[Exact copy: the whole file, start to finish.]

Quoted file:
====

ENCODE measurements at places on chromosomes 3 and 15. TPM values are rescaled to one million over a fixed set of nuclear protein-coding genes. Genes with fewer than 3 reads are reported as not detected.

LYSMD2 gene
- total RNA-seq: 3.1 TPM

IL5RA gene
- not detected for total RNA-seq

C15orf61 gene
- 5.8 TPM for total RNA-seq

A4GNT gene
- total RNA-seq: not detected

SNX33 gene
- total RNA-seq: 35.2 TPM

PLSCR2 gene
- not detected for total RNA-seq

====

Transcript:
ENCODE measurements at places on chromosomes 3 and 15. TPM values are rescaled to one million over a fixed set of nuclear protein-coding genes. Genes with fewer than 3 reads are reported as not detected.

LYSMD2 gene
- total RNA-seq: 3.1 TPM

IL5RA gene
- not detected for total RNA-seq

C15orf61 gene
- 5.8 TPM for total RNA-seq

A4GNT gene
- total RNA-seq: not detected

SNX33 gene
- total RNA-seq: 35.2 TPM

PLSCR2 gene
- not detected for total RNA-seq